published 7 September 2022
New book edited by University at Buffalo Law School faculty member James A. Gardner provides an ambitious and far-reaching account of current thinking about the state of the world’s democracies and the struggle to make self-government successful – one country at a time.
Gardner, Distinguished Professor at State University of New York and Bridget and Thomas Black Professors at Law School, was commissioned by UK publishing house Edward Elgar to develop and shape the book, entitled Comparative Election Law, as part of the Research Handbooks in the Comparative Law Series. Gardner wrote an extensive introductory chapter and contributed his own article on “Electoral Systems and Concepts of Politics”. Also of note is “John Locke’s Fraud: Subnational Challenges to Democratic Theory,” an article by fellow University at Buffalo, Macau Mutua, Distinguished Professor at SUNY Margaret W. Wong School of Law.
“This is a wonderful book by one of the leading thinkers of law and democracy,” says one reviewer, Jay Aurel Emmanuel Charles of Harvard Law School. “It fills an enormous gap in the literature by emphasizing the importance of a comparative approach to helping us think anew about both old and new problems in law and democracy.”
In this Q&A, Gardner shares some thoughts on the topic and the ways in which various scholars grapple with the challenge of making democratic governance a reality.
Your introduction talks about two competing ideas for understanding democracy. Does the book win one of these understandings?
We are talking about democratic countries that have already made this choice. How do you go about structuring your democracy and what practices do you adopt? There are two schools of thought. One is that democracy is democracy everywhere and there are best practices that can make it the best it can be. The other view is that there is no single model of democracy – that different societies may choose, or be constrained, to practice democracy in a particular way, based on their history or a set of different preferences. In this case, the best democracy is best for that particular nation. Most scholars seem to take the first saying.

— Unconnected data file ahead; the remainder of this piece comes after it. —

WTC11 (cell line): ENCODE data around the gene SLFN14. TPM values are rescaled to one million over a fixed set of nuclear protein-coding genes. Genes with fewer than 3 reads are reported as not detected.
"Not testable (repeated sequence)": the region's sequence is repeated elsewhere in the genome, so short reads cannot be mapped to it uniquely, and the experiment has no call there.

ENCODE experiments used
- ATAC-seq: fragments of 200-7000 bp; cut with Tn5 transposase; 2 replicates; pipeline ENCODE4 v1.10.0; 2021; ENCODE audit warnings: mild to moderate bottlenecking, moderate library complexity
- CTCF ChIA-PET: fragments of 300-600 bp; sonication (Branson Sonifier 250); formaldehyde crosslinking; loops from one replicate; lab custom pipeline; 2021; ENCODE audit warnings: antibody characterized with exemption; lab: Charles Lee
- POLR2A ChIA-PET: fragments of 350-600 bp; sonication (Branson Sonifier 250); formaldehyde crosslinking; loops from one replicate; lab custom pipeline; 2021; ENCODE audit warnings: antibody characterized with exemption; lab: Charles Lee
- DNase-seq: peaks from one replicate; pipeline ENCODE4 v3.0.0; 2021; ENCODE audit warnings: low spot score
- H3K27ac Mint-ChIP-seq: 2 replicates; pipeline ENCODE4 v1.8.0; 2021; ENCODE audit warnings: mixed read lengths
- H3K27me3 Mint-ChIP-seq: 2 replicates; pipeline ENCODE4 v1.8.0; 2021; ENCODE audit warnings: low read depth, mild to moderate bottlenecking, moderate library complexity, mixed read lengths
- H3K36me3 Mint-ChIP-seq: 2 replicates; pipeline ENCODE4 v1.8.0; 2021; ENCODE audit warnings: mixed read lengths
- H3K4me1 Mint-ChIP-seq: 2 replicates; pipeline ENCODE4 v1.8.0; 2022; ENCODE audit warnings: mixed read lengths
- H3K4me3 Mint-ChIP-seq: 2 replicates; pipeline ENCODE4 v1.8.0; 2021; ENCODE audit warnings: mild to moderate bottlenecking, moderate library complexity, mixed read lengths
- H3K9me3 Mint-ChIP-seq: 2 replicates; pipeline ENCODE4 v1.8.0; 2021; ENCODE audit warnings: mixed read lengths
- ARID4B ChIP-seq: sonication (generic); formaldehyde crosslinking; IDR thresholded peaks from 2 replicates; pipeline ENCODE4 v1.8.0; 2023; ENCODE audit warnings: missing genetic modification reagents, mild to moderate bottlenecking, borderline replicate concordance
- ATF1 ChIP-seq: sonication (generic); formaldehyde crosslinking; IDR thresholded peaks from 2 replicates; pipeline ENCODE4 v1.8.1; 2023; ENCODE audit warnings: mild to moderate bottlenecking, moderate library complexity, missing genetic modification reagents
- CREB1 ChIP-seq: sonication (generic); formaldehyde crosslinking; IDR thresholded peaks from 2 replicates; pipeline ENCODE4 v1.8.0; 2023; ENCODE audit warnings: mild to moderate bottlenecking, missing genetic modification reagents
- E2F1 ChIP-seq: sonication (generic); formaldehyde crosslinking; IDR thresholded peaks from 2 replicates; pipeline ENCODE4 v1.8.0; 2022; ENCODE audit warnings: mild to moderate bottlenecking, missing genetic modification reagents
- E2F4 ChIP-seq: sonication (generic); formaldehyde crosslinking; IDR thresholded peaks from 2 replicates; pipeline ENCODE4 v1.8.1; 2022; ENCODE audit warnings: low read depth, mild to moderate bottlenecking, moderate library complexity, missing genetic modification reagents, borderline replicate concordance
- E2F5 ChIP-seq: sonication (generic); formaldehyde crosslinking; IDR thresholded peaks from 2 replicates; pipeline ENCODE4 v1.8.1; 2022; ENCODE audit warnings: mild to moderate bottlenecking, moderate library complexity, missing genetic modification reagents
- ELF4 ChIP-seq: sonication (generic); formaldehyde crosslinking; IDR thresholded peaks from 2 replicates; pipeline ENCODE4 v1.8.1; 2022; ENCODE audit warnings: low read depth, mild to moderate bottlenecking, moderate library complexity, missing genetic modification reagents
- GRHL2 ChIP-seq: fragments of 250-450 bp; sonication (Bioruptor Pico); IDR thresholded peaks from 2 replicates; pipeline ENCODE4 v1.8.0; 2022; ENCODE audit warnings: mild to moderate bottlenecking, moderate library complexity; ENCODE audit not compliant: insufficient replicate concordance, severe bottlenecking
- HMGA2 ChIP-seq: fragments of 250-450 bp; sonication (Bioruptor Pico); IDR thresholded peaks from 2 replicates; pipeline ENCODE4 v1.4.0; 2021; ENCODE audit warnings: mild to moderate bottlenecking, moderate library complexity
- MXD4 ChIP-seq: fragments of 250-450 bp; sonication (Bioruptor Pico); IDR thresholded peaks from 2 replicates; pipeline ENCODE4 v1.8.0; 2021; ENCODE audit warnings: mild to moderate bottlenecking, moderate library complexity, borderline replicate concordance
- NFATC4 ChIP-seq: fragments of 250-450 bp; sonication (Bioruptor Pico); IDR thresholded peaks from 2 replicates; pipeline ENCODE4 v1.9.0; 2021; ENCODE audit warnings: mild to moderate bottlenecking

The book examines election law and practice around the world. How can those interested in defending democratic governance in the United States benefit from these worldviews?
It is always good to be curious, and it is a virtue to satisfy one’s curiosity by looking at how others generally do things. Our democracy is clearly under tremendous pressure right now, and it can be very helpful for Americans to look at how it is practiced elsewhere to see if there are practices that could be less vulnerable.
Democracy is by nature a messy and imperfect business. Is it even possible to create and maintain a seamless operating system for autonomy?
This is what populism is looking for. In many ways, populism is a reaction to the complexity of de facto democracies. It seeks to erase this complexity by assuming a single, united people who agree on everything, embodied by a leader who unleashed it. This is a fantasy. Actual democracy is messy and imperfect, and it is tiring. What tends to swallow business? One thing is people. Another is just human stamina. Oscar Wilde explained why he wasn’t a socialist by saying, “It takes a lot of evenings.” Democracy demands more of its citizens than any other form of government. They have to participate, they have to pay attention, they have to formulate their opinions. That’s what autonomy is. There is an attendant burden.
Election management has suddenly become a hot political issue in the United States. Does your book provide any guidance for foreign ministers and local election officials?
It’s geared more to system design issues, not questions about what happens when your system’s design is intentionally thwarted. There is a chapter on election administration, in the way our system entrusts election administration to partisan people, such as elected foreign ministers who compete on the party line. Nowhere else is this model simulated; In most places, the ideal is believed to be a nonpartisan office for civil servants.
How did you hope your authors would approach the topic?
My goal was to do more than just a book just say chapter after chapter, here’s how to do it in State A, State B, State C. That’s part of what comparative law is all about, but I asked the authors to dig a little deeper and address the question why a community chooses Doing things one way and another chooses to do them another. What kind of values do they reflect? The ultimate goal is to explore the diversity and forms of human flourishing. People don’t have to live the same way, and they don’t.
What exactly does a book editor like this do?
I’ve asked for contributions, and I’ve thought well of people working in these different fields are more inclined to this deeper insight that I want. I was particular about who I invited. One way to edit the folder is to get the best people out and let them go, which is what I chose.